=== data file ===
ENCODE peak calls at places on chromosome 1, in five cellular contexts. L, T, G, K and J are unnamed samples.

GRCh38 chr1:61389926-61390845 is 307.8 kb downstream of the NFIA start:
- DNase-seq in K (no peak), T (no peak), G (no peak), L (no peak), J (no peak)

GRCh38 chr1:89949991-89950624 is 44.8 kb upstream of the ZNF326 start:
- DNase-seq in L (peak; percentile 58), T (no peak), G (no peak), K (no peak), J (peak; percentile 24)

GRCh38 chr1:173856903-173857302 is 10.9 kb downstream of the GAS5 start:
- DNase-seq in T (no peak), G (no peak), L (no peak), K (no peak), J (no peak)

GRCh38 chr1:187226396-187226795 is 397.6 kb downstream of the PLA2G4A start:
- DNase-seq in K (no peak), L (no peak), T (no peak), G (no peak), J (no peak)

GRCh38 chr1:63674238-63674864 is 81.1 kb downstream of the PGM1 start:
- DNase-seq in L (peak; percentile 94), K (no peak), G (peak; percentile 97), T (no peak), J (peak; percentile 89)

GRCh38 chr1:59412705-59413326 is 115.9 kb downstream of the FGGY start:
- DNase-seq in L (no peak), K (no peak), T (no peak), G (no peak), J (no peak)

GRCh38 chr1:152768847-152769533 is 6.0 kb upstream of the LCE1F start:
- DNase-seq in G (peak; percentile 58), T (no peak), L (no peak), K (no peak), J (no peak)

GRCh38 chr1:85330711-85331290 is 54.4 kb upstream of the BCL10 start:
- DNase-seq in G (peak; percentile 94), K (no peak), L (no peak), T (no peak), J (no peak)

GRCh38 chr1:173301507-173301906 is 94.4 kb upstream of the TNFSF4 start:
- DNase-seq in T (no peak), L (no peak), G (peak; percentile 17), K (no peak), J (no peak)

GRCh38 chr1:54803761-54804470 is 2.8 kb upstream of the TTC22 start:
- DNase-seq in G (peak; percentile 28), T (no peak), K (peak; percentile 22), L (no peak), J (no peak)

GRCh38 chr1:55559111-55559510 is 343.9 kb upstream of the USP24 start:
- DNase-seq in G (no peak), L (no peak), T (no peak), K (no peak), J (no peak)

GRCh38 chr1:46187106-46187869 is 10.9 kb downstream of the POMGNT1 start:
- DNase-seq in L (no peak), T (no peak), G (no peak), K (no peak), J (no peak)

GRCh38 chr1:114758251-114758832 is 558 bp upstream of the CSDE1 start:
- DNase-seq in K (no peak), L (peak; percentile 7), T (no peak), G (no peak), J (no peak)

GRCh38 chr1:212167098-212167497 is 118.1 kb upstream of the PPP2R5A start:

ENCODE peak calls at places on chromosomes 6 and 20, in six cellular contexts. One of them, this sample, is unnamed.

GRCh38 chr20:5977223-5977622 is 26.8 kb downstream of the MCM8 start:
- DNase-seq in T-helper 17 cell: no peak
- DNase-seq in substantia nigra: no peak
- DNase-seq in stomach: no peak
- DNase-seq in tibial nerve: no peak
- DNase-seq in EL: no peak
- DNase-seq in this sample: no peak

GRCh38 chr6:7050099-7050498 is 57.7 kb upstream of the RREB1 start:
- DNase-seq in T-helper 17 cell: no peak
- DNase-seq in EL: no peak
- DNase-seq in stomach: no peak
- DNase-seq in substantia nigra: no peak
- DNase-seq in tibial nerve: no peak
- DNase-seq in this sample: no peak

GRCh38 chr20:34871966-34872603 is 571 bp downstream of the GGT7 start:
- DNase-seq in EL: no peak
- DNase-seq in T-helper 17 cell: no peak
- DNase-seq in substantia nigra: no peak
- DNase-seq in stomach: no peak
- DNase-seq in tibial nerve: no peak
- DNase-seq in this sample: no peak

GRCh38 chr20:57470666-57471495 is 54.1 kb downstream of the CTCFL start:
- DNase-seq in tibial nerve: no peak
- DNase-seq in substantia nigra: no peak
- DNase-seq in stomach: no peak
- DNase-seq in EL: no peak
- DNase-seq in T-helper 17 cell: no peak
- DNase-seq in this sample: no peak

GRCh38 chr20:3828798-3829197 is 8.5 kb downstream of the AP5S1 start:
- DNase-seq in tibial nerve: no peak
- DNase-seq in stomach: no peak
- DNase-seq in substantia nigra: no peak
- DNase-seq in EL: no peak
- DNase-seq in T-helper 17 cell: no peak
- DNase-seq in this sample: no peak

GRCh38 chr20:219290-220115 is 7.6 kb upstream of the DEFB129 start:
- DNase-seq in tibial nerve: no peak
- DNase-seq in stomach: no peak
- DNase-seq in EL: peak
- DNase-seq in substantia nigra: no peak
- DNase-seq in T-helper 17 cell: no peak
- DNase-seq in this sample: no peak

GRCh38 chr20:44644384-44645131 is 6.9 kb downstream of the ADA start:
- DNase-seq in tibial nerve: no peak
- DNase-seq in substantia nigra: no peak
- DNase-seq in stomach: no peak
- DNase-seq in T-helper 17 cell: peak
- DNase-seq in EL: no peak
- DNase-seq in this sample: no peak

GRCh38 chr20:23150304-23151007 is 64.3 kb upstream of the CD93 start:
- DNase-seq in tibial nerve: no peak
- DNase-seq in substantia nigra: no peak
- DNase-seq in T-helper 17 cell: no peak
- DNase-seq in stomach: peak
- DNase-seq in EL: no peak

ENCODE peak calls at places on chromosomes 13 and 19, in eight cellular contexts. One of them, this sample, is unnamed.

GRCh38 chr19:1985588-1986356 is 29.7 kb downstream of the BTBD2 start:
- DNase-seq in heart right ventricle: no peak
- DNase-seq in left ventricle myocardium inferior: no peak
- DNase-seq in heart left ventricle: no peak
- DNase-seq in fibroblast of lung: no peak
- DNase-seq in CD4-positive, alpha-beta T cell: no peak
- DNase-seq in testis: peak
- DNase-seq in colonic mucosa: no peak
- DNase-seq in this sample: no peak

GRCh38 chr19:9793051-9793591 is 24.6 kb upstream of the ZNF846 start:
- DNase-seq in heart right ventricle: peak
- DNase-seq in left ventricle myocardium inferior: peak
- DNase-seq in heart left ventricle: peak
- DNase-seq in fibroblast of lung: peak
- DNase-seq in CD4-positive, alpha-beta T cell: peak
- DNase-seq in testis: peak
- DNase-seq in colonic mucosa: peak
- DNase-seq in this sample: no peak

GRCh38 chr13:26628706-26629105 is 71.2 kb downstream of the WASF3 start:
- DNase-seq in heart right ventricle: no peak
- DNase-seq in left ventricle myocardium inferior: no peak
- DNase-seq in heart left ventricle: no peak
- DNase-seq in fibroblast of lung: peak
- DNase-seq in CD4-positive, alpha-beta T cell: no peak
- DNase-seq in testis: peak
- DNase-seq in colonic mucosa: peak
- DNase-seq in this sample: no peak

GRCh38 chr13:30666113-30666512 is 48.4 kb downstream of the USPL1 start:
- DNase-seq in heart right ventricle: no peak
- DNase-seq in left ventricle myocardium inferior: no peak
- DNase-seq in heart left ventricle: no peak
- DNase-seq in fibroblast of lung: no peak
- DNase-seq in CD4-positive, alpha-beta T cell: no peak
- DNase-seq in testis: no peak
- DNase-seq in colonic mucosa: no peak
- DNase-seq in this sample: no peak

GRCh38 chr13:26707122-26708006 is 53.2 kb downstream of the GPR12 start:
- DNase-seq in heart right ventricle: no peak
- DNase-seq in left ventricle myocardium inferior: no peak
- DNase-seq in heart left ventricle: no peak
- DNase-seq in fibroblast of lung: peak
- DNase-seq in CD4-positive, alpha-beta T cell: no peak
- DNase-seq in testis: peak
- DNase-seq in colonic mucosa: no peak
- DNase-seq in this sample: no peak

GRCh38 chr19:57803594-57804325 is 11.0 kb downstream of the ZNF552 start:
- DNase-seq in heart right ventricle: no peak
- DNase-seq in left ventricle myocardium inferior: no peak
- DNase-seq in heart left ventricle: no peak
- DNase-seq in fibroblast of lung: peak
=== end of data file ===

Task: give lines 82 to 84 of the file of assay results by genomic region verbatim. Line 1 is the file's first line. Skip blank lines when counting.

- DNase-seq in T-helper 17 cell: no peak
- DNase-seq in stomach: peak
- DNase-seq in EL: no peak